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Professor Mark J. Perry's Blog for Economics and Finance
ESPN: "In these dark economic times, there is still one beacon of light: Super Bowl XLII. America's corporations and citizens might be paring expenses and bracing for hard times in every other respect; but in metro Phoenix this week, the mantra is: Recession? What recession?
Here's a follow-up graph to the one in the post below, this one is through 2007-Q3 for "foreclosures started," from the Mortgage Bankers Association(MBA). What is pretty obvious is that subprime mortgages in general are not the problem, but subprime ARMs that are the real problem. Subprime fixed foreclosures in 2007-Q3 were actually below the last peak in 2003-Q4, and still aren't much higher than FHA foreclosures. Foreclosures on prime fixed-rate mortgages haven't moved much at all in the last 5 years.
Interesting chart above from Freddie Mac, showing foreclosures through the middle of 2007. Note that delinquency rates for FHA and VA loans were declining in 2007 and flat for prime conventional mortgages, so the delinquency problems (at least through the middle of 2007) were affecting only the subprime mortgage sector. It will be interesting to see how this changes in the last half of 2007.
Jan. 31 (Bloomberg) -- Germany's unemployment rate fell to the lowest level in 15 years in January. The jobless rate, adjusted for seasonal swings, dropped to 8.1%, the Federal Labor Agency in Nuremberg said today.
Forbes Magazine introduces the Forbes Misery Measure, based on a city's unemployment rate, personal tax rate, commute time, weather, crime, and toxic waste proximity. The top ten "most miserable" cities, according to Forbes:
Territory size shows the proportion of worldwide GDP, equalised in purchasing power parity, found there in the Year 1 A.D.
Territory size shows the proportion of all cars in the world that are found there.
Territory size shows the proportion of worldwide polio cases that were recorded there between 2000 and 2005.
Distribution of World Population of the World: Year 1
There are three ways government can get the money for a stimulus package. It can tax, borrow or inflate the currency by printing money. If government taxes to hand out money, one person is stimulated at the expense of another who pays the tax, who is unstimulated and has less money to spend. If government borrows the money, it's the same story. This time the unstimulated person is the lender who has less money to spend. If government prints money, creditors, and then everyone else, are unstimulated.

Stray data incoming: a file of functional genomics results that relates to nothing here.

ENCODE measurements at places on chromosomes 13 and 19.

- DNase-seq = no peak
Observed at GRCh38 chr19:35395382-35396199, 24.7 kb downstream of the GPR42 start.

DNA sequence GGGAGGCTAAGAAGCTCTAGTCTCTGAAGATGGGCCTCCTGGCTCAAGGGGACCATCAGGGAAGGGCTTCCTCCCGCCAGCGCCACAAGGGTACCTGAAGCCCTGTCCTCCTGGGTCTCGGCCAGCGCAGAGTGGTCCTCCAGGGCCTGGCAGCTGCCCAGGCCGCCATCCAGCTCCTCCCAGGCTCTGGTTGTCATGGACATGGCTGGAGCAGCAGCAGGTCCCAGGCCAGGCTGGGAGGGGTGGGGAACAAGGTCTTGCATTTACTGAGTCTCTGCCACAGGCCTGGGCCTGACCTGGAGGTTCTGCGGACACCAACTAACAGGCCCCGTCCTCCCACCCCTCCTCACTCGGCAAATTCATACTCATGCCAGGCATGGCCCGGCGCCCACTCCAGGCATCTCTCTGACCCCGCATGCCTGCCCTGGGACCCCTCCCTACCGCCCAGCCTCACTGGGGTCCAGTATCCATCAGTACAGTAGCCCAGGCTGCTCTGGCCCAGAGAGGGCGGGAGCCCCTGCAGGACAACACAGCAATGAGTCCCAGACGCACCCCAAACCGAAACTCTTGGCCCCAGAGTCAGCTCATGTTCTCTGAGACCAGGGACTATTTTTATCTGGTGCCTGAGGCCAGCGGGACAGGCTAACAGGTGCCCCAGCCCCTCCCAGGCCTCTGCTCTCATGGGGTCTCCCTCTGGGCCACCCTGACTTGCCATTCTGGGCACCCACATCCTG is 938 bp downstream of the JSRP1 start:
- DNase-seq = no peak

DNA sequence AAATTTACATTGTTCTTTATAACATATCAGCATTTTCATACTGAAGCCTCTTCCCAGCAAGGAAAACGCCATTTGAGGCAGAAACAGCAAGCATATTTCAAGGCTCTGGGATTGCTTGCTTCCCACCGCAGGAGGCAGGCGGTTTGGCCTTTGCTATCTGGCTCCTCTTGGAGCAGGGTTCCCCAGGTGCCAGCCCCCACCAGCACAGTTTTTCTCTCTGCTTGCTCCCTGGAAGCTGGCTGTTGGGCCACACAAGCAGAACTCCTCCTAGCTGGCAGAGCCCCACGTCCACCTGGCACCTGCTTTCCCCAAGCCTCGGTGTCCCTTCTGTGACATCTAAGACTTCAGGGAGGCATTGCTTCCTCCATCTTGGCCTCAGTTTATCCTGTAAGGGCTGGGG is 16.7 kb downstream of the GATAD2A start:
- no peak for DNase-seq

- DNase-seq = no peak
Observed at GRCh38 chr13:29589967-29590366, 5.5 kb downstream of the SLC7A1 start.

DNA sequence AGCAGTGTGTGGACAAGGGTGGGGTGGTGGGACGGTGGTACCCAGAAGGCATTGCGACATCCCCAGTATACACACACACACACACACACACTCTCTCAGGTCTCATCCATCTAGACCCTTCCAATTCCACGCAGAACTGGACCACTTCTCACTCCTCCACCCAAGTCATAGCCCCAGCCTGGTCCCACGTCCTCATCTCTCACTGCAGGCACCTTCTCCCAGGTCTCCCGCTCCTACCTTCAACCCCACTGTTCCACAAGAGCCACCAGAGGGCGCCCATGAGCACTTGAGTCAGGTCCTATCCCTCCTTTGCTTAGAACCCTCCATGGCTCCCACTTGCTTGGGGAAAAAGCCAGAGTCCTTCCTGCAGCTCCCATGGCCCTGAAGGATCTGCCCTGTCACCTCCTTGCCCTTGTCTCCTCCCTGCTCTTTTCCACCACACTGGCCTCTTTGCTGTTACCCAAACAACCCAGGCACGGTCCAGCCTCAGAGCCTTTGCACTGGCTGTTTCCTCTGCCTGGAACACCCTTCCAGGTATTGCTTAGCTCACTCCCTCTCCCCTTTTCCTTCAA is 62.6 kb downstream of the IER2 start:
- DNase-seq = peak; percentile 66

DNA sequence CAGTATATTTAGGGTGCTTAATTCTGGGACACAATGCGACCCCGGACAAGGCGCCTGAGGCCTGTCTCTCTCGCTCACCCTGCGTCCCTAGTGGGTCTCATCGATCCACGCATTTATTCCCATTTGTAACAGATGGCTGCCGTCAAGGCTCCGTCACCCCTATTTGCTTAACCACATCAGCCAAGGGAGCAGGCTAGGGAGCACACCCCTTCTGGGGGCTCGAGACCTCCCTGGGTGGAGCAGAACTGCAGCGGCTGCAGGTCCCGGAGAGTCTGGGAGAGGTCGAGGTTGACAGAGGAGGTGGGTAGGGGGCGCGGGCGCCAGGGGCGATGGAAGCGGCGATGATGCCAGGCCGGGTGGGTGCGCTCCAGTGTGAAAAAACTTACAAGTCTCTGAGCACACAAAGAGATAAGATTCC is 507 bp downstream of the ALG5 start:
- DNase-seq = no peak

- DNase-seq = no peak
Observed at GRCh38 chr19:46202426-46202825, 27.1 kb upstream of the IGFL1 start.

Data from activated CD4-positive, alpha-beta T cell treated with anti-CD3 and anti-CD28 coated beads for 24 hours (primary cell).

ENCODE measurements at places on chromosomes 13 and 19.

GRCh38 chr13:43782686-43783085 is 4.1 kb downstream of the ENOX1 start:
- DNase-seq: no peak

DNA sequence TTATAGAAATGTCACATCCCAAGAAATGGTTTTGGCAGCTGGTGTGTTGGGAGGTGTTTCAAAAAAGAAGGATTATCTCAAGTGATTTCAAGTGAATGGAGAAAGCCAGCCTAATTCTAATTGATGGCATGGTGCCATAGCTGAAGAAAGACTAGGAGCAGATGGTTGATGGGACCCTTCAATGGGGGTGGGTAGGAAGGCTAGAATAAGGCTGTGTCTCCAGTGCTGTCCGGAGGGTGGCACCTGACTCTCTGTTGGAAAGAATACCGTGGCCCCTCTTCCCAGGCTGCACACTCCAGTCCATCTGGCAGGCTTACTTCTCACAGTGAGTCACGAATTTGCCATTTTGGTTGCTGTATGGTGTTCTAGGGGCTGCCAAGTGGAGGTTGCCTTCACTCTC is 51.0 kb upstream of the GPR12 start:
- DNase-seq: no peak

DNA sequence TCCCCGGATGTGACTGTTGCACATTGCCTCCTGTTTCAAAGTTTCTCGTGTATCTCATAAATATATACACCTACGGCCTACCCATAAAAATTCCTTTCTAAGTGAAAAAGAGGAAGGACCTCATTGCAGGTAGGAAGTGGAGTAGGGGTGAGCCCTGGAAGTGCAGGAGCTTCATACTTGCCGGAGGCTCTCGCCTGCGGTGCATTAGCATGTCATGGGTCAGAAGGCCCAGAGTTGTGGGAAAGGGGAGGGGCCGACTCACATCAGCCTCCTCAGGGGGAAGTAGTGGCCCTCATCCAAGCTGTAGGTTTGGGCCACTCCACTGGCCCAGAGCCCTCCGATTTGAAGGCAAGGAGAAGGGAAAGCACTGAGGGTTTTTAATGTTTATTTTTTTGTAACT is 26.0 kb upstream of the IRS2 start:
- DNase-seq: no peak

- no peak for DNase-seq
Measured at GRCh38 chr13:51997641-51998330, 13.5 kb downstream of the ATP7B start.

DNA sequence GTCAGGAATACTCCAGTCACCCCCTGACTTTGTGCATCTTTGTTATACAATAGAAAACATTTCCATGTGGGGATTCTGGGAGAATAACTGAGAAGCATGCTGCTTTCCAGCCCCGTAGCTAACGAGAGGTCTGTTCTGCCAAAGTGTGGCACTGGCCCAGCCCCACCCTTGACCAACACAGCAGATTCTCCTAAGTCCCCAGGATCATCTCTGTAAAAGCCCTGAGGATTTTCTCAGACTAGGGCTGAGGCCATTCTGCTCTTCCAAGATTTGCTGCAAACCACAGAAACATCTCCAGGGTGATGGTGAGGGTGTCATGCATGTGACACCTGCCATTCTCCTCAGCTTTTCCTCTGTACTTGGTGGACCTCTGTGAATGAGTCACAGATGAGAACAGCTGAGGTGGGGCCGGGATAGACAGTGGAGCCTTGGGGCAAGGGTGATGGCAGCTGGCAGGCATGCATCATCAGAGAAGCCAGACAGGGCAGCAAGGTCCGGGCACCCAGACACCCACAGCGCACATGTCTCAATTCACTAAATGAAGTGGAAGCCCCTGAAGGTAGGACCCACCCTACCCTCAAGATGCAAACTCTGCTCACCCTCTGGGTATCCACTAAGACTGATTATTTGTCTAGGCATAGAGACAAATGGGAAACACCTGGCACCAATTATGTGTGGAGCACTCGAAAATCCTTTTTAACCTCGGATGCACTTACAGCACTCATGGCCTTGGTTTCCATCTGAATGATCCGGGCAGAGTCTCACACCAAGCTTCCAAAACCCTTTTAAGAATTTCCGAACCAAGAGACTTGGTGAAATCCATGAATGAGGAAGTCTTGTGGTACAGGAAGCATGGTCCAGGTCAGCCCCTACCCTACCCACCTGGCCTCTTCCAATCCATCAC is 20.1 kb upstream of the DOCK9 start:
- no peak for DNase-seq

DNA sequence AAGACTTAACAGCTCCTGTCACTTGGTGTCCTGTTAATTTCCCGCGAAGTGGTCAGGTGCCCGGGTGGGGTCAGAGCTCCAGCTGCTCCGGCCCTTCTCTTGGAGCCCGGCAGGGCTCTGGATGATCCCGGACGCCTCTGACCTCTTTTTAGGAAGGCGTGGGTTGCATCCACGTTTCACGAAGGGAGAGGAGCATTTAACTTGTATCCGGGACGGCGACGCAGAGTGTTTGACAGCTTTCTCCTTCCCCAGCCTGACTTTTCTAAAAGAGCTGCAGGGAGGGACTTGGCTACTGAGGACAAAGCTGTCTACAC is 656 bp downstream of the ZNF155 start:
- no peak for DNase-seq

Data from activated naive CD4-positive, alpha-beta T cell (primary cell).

From Henry Payne.
"Hillary, I'd like to expand government by at least this much."
The Laffer Curve charts a relationship between tax rates and tax revenue. While the theory behind the Laffer Curve is widely accepted, the concept has become very controversial because politicians on both sides of the debate exaggerate. This video, featuring Cato Institute Senior Fellow Dan Mitchell, shows the middle ground between those who claim "all tax cuts pay for themselves" and those who claim tax policy has no impact on economic performance.
This is Part I of a three-part video series, and focuses on the theory of the Laffer Curve. Part II reviews historical evidence of Laffer-Curve responses. Part III discusses how the revenue-estimating process in Washington can be improved.
According to the Federal Reserve (via the St. Louis Fed), 30-year fixed-rate mortgage rates fell below 5.5% last week for the first time in almost 4 years (see graph above), since early March 2004.
From today's Commerce Department report:
New orders for manufactured durable goods in December increased $11.2 billion or 5.2% to $226.6 billion (Note: Expected consensus was only a 1.6% gain). This was the second consecutive monthly increase and followed 0.5% November increase. Excluding transportation, new orders increased 2.6%. Excluding defense, new orders increased 2.9%. Transportation equipment, up three consecutive months, had the largest increase, $7.3 billion or 11.3% to $71.4 billion. This was due to defense aircraft and parts, which increased $3.5 billion.
Bottom Line: Durable goods orders signal a much stronger economy today than a year ago, as Brian Wesbury suggests. Further, the continued gains in durable goods orders indicate that the U.S. economy is nowhere near a recession, see the graph above (data available here) and notice the steep decline in durable goods orders before, during and after the last recession in 2001.
Last week there was a CD post featuring the graph above of initial claims for unemployment benefits, which was mentioned on Greg Mankiw's blog.
The government's resources are not infinite. If it gives out $150 billion today, it must collect an extra $150 billion in taxes tomorrow (unless the government cuts spending, which nobody seems interested in). That's a law of arithmetic. Where will that future $150 billion come from? From the same people who are being encouraged to spend their rebate checks today. That's why this whole thing is eerily similar to the sub-prime lending crisis that got us into this mess — people are being encouraged to spend beyond their means and forgetting that it's all got to be paid back someday.